“I’ve also played it in co-op,” he explained, divulging more details. “One person is playing as Gooigi [a green ghost doppelganger who can go through obstacles] and myself, as Luigi. Then, there’s the Scarescrapers Mode, which we demoed a little bit. That [has the] ability for up to eight players to play. They go through a mode of trying to clear levels in certain time frames.”

Beyond E3, Bowser looks forward to the next five years in the game industry.

“The future,” he opined, “is incredibly strong. Gaming is the second-largest form of entertainment in the world. It’s a $154 billion industry last year. It’s second only to television, and television would include network and streaming. Importantly, it’s growing.” Bowser also pointed to International Data Corporation research that forecasts “six percent growth year over year” for the industry.

But that industry figures to change rapidly in the coming year as many companies like Microsoft, Google and others roll out streaming technology that will allow gamers to play major console and PC-based game titles on their mobile devices. Such an ability figures to allow other gaming companies to better compete with the Switch, for which its portability and library of high-quality games was a marked advantage. Last September, Nintendo launched a Switch online service that includes a store with more than 2,200 AAA and indie games available for download. As to whether Nintendo will get into the streaming game, Bowser remained noncommittal. “Nintendo is always looking at those technologies to what’s next and how that can change the landscape," he said.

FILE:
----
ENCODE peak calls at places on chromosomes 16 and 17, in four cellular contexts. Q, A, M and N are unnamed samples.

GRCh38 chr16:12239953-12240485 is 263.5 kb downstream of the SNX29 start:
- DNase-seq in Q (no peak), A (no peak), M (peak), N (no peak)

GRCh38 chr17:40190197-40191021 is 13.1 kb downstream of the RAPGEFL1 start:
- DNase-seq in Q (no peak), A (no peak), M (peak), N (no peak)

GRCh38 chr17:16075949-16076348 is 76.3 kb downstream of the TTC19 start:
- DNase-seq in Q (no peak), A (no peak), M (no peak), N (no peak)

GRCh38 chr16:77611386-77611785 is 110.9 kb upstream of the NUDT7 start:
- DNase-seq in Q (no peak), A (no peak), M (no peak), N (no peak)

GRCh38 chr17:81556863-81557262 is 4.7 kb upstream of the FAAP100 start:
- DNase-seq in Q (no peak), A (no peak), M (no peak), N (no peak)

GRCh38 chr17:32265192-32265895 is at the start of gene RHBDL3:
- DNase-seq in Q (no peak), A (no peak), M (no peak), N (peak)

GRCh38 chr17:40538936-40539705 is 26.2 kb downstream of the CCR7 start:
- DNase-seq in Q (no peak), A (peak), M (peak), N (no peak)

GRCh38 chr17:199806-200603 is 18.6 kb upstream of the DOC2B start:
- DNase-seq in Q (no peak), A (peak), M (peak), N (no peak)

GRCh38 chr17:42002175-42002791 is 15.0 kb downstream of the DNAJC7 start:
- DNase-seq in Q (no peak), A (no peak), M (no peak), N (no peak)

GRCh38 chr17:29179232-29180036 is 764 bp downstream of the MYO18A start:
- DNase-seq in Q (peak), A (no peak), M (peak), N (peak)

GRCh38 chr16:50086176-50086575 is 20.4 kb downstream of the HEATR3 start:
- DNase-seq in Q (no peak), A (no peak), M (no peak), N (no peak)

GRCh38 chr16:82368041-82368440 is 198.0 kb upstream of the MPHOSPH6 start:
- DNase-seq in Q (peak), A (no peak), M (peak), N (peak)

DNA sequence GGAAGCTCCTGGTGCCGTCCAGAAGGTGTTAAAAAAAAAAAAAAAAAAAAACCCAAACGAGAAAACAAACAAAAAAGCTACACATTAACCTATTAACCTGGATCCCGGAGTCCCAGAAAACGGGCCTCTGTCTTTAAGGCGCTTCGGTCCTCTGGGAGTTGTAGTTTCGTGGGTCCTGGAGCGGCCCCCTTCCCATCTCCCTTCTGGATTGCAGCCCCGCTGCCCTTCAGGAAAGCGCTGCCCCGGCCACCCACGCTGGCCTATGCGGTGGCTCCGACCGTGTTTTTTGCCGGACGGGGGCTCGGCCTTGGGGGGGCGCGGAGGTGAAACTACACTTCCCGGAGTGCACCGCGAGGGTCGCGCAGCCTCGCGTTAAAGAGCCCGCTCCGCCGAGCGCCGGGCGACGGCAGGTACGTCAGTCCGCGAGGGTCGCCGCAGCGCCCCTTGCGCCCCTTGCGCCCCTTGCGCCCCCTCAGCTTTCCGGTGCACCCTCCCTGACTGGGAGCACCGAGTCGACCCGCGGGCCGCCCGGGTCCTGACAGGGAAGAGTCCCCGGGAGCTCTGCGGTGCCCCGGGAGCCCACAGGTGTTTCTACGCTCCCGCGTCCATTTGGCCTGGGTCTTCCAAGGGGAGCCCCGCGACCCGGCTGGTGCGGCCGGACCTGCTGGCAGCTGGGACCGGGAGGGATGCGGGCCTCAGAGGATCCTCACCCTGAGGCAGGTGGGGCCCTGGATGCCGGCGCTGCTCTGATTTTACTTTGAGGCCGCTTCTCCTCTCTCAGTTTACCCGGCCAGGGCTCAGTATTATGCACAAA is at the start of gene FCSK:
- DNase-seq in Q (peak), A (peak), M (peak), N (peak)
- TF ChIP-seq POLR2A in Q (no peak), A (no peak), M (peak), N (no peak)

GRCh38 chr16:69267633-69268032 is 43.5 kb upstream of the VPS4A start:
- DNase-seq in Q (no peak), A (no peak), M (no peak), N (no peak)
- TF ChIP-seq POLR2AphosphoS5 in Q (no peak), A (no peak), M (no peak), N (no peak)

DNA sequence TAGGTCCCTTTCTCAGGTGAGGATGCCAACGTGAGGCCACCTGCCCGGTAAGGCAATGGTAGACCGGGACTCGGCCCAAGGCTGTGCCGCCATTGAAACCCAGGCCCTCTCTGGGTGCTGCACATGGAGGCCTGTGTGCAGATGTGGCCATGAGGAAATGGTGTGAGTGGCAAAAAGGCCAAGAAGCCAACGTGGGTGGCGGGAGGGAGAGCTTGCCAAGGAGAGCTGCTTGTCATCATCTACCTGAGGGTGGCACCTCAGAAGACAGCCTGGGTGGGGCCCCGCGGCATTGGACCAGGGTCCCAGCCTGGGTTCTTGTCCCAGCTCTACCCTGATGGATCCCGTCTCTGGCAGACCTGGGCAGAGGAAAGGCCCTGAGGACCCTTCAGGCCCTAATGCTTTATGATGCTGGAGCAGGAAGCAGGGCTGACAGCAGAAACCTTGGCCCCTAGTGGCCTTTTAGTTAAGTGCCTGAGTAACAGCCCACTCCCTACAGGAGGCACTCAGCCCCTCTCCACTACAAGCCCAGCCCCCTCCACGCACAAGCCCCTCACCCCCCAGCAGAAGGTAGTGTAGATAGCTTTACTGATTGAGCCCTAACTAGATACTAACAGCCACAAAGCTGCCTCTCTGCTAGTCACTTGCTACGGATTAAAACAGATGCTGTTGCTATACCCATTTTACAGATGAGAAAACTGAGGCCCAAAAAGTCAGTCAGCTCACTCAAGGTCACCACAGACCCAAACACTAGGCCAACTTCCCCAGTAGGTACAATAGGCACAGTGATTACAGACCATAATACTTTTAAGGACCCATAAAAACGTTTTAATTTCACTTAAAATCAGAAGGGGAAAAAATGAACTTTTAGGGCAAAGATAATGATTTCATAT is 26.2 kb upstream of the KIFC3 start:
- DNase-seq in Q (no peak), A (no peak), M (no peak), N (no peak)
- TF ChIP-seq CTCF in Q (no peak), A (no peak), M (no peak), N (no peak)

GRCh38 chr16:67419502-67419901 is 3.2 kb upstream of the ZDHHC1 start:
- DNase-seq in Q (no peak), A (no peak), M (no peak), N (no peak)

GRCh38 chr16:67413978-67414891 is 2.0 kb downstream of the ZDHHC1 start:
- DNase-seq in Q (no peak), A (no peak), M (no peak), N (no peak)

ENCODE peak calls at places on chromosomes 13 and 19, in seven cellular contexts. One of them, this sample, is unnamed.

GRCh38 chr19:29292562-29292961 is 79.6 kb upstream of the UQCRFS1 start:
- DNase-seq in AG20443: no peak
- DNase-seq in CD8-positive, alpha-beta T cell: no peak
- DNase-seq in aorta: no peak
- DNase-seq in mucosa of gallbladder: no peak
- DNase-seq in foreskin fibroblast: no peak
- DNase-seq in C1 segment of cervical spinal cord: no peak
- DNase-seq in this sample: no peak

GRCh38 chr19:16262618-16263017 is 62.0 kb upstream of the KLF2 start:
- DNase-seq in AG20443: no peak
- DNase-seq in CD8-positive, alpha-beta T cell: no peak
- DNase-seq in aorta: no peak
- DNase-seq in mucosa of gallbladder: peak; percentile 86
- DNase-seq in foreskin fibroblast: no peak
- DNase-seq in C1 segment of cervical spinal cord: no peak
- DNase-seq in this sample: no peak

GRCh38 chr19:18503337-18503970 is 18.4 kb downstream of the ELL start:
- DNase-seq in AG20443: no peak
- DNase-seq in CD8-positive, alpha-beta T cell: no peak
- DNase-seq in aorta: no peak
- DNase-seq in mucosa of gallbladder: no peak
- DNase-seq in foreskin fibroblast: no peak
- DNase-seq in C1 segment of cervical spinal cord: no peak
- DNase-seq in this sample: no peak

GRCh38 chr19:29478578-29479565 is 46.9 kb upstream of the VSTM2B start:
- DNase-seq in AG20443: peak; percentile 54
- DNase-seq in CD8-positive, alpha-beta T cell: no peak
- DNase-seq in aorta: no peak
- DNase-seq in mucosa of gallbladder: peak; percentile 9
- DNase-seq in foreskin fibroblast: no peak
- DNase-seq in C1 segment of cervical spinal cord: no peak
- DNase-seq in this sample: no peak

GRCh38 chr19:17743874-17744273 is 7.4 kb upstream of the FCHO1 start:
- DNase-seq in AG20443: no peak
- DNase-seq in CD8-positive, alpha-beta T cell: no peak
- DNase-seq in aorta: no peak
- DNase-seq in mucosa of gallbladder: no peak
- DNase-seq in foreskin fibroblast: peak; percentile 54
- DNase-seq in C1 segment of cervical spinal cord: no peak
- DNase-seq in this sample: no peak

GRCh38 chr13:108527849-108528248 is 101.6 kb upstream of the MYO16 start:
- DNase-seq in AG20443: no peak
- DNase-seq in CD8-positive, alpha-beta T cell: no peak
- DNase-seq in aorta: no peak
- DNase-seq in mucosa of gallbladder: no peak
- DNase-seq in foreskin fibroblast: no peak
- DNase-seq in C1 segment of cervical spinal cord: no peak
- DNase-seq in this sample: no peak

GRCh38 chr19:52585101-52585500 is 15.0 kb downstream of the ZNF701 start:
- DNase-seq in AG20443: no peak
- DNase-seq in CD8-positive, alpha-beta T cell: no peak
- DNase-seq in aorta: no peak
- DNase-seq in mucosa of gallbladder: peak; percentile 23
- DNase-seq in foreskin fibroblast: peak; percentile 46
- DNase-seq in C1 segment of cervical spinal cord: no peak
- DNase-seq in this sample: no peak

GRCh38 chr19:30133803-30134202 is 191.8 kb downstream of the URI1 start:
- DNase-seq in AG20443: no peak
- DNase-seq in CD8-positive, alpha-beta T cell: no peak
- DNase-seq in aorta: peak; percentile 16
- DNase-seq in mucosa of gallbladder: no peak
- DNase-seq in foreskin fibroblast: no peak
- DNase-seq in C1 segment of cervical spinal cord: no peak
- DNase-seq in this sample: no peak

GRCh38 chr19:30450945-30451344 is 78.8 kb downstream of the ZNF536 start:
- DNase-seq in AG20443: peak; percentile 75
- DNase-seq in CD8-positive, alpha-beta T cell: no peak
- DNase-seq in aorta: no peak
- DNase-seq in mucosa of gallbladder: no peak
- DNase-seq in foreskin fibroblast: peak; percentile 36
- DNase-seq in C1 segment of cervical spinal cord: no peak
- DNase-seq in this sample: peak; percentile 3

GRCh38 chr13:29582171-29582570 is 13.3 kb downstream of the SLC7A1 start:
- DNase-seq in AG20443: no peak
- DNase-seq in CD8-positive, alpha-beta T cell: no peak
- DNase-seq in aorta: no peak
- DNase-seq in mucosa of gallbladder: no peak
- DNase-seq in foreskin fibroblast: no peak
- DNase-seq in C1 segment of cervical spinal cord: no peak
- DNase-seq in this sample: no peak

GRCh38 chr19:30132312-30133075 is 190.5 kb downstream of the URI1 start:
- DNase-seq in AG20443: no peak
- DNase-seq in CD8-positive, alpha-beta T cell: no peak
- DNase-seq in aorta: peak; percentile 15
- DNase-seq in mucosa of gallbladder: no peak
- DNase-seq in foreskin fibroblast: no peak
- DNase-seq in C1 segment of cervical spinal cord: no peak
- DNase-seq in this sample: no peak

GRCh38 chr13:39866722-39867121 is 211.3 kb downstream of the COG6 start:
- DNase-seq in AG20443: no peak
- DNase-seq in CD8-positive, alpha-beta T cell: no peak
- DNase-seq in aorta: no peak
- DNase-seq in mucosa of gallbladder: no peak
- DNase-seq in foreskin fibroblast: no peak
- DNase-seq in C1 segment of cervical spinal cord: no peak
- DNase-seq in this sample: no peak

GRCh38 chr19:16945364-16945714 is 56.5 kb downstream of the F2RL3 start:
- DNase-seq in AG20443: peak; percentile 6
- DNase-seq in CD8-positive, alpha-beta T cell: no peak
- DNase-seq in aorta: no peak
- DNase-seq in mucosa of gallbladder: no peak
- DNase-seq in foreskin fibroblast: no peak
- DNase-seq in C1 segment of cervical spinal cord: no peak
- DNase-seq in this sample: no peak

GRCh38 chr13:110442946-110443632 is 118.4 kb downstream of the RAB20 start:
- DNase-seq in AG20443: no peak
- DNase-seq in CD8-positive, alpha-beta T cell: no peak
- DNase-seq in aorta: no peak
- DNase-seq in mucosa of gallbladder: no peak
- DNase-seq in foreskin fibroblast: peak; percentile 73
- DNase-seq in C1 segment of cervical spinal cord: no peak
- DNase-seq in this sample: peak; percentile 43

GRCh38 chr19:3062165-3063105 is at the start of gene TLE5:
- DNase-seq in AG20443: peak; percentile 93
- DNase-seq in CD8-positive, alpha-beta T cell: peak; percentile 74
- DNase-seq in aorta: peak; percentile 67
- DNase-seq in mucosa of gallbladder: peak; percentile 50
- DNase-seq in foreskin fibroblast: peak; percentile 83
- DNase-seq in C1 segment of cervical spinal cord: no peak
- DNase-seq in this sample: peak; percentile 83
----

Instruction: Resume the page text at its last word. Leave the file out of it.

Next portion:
While the future may shift the gaming landscape, Bowser believes the current conditions appear favorable for Nintendo, as he enthusiastically pointed to a substantial increase in digital sales.

“Last year, we reported that we almost doubled our digital revenue," he said. "We exceeded $1 billion U.S. dollars for the first time.”

If such a windfall continues, Bowser will have answered the first of the two big questions as he takes over for Fils-Aimé. The second will be whether fans will embrace him as their champion, as they did the previous president of Nintendo of America. That’s no small challenge in a world where corporate executives are often viewed with skepticism.

Those who have spent time with Bowser however, point to promising potential on this front. After the interview, Elea Tzentzelis, a streamer from Blockhead Gaming, a small NYC steaming and content company, stood outside of Nintendo’s booth. Tzentzelis said he had shared a libation with Bowser at an event before he became president.

“He told some great stories," the streamer said. “He’s a great guy.”

Correction: A previous version of this post misspelled the name of Nintendo game designer Yoshiaki Koizumi.

Harold Goldberg has written for the New York Times, Playboy, Vanity Fair and elsewhere. He’s the founder of the New York Video Game Critics Circle and New York Game Awards. Follow him on Twitter @haroldgoldberg.